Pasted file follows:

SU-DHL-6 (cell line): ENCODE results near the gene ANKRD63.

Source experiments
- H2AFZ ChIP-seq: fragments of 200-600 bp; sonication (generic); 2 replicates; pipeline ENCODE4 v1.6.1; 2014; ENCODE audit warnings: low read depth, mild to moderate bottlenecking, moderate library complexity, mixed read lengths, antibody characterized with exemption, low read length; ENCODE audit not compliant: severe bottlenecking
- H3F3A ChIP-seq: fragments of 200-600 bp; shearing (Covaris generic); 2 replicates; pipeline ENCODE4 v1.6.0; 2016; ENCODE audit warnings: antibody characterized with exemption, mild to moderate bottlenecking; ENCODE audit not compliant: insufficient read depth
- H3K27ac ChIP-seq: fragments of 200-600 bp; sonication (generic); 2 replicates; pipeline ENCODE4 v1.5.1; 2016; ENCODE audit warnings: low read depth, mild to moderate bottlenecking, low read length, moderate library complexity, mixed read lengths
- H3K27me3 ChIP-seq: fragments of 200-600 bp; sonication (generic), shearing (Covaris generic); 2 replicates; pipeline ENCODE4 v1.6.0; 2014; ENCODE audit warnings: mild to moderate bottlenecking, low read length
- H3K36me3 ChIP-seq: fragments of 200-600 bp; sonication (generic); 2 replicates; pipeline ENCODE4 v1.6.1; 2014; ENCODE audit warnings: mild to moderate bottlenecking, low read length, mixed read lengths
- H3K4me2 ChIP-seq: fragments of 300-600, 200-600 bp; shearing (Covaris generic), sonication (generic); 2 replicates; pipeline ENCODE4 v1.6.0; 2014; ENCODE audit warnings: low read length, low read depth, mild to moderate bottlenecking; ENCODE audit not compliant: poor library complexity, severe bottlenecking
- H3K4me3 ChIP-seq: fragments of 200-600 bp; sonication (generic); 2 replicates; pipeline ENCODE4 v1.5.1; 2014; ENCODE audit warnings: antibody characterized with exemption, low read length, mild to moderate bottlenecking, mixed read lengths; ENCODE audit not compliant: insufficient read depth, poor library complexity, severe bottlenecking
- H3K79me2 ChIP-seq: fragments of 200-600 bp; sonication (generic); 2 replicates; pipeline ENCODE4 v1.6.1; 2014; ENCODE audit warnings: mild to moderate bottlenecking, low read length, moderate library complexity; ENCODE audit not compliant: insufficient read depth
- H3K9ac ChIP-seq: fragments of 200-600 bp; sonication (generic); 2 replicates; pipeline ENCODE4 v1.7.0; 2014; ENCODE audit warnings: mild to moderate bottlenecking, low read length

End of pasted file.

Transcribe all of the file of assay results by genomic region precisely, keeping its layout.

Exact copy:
SU-DHL-6 (cell line): ENCODE results near the gene ANKRD63.

Source experiments
- H2AFZ ChIP-seq: fragments of 200-600 bp; sonication (generic); 2 replicates; pipeline ENCODE4 v1.6.1; 2014; ENCODE audit warnings: low read depth, mild to moderate bottlenecking, moderate library complexity, mixed read lengths, antibody characterized with exemption, low read length; ENCODE audit not compliant: severe bottlenecking
- H3F3A ChIP-seq: fragments of 200-600 bp; shearing (Covaris generic); 2 replicates; pipeline ENCODE4 v1.6.0; 2016; ENCODE audit warnings: antibody characterized with exemption, mild to moderate bottlenecking; ENCODE audit not compliant: insufficient read depth
- H3K27ac ChIP-seq: fragments of 200-600 bp; sonication (generic); 2 replicates; pipeline ENCODE4 v1.5.1; 2016; ENCODE audit warnings: low read depth, mild to moderate bottlenecking, low read length, moderate library complexity, mixed read lengths
- H3K27me3 ChIP-seq: fragments of 200-600 bp; sonication (generic), shearing (Covaris generic); 2 replicates; pipeline ENCODE4 v1.6.0; 2014; ENCODE audit warnings: mild to moderate bottlenecking, low read length
- H3K36me3 ChIP-seq: fragments of 200-600 bp; sonication (generic); 2 replicates; pipeline ENCODE4 v1.6.1; 2014; ENCODE audit warnings: mild to moderate bottlenecking, low read length, mixed read lengths
- H3K4me2 ChIP-seq: fragments of 300-600, 200-600 bp; shearing (Covaris generic), sonication (generic); 2 replicates; pipeline ENCODE4 v1.6.0; 2014; ENCODE audit warnings: low read length, low read depth, mild to moderate bottlenecking; ENCODE audit not compliant: poor library complexity, severe bottlenecking
- H3K4me3 ChIP-seq: fragments of 200-600 bp; sonication (generic); 2 replicates; pipeline ENCODE4 v1.5.1; 2014; ENCODE audit warnings: antibody characterized with exemption, low read length, mild to moderate bottlenecking, mixed read lengths; ENCODE audit not compliant: insufficient read depth, poor library complexity, severe bottlenecking
- H3K79me2 ChIP-seq: fragments of 200-600 bp; sonication (generic); 2 replicates; pipeline ENCODE4 v1.6.1; 2014; ENCODE audit warnings: mild to moderate bottlenecking, low read length, moderate library complexity; ENCODE audit not compliant: insufficient read depth
- H3K9ac ChIP-seq: fragments of 200-600 bp; sonication (generic); 2 replicates; pipeline ENCODE4 v1.7.0; 2014; ENCODE audit warnings: mild to moderate bottlenecking, low read length